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Planning Bill confirmed in the Queen’s Speech

In her speech the Queen confirmed the Government’s intention is to continue with their proposals to radically overhaul the planning system. New laws will be brought forward to modernise the system and ensure that more homes can be built.

The announcement yesterday was brief but given the amount of new legislation proposed is not surprising, but the accompanying briefing notes published shed some insight on what may come forward. However, as was the case with the Planning White Paper last year, the detail is still scant, and the detail is what is imperative in understanding how the new ‘modern planning system’ might work in practice. The detail is what practitioners in the industry need to analyse to understand whether it’s practical and will actually speed up the process and deliver new homes. The skeptic among many of us feel that all governments (of all colours)have ambitions to speed up the planning system and deliver more homes, but the reality is that the system is bogged down with bureaucracy, lack of LPA resource and politics which the proposed reform is unlikely to change.

Notwithstanding this, what we do know from yesterday’s announcement is that improved technology, more public engagement/consultation, new land allocations (zones), local plan reform, a new levy to replace CIL, quicker and simpler mechanisms for assessing environmental impacts and strong rules on design all included in the Planning White Paper, remain key priorities for the Government.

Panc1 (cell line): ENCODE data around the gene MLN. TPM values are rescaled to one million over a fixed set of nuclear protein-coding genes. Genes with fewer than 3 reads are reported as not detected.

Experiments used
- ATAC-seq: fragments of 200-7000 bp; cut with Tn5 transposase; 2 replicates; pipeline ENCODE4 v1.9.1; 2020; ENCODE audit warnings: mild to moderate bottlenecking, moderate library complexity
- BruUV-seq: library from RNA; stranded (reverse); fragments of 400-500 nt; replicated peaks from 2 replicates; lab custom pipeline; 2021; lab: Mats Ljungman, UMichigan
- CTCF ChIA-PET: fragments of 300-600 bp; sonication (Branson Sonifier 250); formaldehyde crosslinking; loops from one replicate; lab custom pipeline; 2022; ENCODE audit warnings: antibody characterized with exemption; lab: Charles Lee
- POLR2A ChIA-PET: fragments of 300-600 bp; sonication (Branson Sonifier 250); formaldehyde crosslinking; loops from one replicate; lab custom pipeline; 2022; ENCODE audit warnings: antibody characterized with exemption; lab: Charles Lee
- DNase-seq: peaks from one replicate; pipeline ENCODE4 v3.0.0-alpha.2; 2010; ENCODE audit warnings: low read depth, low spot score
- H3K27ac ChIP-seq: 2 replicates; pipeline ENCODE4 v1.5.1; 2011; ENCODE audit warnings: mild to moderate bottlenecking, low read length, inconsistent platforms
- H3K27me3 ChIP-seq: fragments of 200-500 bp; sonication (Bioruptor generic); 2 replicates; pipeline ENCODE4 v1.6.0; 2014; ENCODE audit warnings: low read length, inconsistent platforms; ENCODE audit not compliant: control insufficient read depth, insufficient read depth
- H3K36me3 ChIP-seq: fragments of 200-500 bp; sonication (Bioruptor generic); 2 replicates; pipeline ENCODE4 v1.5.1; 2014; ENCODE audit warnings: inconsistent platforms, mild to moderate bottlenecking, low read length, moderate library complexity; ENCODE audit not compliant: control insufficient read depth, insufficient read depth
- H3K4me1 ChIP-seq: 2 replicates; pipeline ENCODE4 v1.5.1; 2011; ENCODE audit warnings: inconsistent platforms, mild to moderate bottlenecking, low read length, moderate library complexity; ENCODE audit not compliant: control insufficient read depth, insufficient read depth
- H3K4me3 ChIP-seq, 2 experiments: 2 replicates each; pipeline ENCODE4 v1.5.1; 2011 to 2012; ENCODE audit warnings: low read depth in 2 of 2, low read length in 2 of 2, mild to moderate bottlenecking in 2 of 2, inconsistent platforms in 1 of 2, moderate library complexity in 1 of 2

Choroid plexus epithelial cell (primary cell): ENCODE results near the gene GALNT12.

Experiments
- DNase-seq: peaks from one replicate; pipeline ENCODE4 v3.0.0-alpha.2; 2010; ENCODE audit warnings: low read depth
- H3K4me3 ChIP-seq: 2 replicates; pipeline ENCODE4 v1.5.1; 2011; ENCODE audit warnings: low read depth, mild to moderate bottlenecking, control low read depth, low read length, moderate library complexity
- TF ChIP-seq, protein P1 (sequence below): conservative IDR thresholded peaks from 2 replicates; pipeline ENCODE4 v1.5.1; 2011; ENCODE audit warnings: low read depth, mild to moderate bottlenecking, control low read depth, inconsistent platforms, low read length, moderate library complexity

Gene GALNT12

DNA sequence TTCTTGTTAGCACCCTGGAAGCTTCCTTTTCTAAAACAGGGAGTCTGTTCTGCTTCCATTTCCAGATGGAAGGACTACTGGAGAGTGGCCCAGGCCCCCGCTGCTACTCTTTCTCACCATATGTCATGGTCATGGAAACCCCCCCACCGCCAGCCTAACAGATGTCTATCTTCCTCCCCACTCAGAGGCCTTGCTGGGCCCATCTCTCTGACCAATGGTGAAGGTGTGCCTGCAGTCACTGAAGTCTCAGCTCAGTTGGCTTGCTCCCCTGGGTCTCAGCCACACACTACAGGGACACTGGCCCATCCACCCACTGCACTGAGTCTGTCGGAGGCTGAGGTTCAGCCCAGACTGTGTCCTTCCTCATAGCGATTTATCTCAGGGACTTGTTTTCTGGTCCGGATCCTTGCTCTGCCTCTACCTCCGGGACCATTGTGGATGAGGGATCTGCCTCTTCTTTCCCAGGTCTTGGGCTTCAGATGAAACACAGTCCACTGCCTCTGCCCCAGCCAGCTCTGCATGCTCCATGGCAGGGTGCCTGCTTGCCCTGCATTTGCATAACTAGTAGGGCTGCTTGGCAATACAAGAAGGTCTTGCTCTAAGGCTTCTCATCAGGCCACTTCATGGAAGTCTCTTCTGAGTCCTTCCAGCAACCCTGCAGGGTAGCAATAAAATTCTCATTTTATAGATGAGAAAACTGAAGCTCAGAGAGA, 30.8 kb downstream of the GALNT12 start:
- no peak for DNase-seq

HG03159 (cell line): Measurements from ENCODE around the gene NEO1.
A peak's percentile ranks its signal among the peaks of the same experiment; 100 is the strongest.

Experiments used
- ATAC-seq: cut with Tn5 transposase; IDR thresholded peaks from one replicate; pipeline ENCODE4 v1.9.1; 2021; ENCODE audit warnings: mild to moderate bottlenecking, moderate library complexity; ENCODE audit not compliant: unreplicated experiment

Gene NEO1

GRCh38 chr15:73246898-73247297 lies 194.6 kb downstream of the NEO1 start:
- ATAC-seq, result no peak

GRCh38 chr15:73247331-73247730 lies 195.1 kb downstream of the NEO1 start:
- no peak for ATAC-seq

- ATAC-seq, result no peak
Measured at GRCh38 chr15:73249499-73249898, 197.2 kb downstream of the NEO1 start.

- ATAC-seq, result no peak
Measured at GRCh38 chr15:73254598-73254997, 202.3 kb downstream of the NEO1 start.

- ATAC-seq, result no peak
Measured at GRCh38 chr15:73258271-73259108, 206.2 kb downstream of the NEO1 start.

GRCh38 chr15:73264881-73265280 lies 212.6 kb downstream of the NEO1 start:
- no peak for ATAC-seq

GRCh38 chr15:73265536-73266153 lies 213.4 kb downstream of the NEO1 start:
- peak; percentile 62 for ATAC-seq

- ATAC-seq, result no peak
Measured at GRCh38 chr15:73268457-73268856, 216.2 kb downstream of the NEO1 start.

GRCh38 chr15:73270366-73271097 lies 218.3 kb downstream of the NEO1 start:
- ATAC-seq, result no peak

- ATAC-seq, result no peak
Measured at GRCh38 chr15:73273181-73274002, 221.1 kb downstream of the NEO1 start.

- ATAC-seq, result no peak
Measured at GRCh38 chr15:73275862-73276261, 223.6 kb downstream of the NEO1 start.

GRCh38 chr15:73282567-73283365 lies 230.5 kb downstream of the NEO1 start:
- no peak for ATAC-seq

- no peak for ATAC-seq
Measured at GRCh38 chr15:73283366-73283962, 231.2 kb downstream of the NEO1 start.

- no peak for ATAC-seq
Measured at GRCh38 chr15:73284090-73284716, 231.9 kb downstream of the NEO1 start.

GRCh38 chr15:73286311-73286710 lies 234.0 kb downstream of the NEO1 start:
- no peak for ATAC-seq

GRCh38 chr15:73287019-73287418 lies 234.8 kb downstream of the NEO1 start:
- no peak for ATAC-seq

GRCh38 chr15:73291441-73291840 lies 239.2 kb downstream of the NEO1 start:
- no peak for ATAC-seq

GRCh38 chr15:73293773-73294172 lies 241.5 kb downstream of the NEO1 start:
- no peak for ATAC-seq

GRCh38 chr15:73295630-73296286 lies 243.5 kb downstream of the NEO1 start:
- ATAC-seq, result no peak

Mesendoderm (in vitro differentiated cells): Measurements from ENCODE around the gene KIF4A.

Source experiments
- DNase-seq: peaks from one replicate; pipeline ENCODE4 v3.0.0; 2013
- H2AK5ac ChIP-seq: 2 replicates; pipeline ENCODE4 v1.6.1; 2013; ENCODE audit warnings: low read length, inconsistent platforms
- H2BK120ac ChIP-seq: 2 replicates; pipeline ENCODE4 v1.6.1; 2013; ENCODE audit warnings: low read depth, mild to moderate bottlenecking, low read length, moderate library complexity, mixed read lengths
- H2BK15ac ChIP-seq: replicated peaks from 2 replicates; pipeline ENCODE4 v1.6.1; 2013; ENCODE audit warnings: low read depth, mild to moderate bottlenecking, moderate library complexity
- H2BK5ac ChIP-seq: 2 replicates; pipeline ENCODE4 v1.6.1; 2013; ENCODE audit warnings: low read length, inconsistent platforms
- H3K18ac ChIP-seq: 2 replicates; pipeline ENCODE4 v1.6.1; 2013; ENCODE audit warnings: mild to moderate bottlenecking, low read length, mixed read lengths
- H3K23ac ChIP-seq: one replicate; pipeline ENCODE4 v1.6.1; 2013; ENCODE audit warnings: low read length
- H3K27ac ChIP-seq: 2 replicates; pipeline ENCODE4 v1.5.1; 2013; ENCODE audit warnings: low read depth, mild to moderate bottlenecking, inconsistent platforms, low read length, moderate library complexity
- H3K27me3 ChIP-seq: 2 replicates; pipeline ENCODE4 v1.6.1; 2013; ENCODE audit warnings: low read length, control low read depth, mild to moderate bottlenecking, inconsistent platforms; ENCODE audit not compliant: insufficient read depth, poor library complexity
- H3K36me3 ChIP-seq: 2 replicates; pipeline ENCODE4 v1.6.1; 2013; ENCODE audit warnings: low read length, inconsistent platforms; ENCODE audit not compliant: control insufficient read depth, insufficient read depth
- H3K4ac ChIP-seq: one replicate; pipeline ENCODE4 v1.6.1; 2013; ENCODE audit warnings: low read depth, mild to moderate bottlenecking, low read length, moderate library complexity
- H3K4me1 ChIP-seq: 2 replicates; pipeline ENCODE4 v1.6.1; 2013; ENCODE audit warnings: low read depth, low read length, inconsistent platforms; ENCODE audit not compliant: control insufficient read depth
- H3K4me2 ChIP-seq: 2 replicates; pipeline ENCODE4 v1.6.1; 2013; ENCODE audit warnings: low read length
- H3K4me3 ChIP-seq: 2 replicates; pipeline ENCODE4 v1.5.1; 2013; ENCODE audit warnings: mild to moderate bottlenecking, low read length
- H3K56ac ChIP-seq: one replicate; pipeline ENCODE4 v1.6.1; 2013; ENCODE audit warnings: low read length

So have they listened to the 44,000 consultation responses received? Yet again, the Government have left us waiting. We are all on tenterhooks to see the detail when it is finally released so we can debate this and understand whether in practice the reforms will actually achieve a modern more efficient planning system.

Nevertheless, even without any of this detail, Boris’ own heartland MPs are already lining up against this, with Teresa May leading the Tory revolt claiming that the proposals will put the wrong houses in the wrong places. So, we expect the Government’s ambitions of reforming the planning system is likely to take some time.

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